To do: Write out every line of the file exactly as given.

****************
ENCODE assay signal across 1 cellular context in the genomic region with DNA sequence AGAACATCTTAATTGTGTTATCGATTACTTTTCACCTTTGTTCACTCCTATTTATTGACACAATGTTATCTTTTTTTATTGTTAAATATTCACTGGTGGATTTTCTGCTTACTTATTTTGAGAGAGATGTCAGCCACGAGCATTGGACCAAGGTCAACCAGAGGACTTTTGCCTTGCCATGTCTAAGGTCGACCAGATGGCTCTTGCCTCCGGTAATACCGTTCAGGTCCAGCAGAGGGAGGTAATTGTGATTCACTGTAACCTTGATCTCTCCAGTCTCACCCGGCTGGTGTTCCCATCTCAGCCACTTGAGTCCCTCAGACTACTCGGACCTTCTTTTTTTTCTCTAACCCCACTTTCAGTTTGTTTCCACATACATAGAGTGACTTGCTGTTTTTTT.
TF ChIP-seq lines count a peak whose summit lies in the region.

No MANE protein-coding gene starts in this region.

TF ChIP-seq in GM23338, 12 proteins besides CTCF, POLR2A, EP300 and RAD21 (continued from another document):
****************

ENCODE assay signal across 1 cellular context in the genomic region with DNA sequence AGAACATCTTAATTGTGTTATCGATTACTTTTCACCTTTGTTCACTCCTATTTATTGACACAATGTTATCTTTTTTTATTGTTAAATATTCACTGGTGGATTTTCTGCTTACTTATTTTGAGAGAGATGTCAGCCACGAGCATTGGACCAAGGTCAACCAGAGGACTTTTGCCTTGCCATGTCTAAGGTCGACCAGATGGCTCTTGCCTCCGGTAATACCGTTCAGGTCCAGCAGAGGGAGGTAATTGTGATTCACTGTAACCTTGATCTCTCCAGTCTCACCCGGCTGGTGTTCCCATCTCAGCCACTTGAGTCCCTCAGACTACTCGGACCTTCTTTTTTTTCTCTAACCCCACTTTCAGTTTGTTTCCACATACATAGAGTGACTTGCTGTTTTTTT.
TF ChIP-seq lines count a peak whose summit lies in the region.

No MANE protein-coding gene starts in this region.

TF ChIP-seq in GM23338, 12 proteins besides CTCF, POLR2A, EP300 and RAD21 (continued from another document):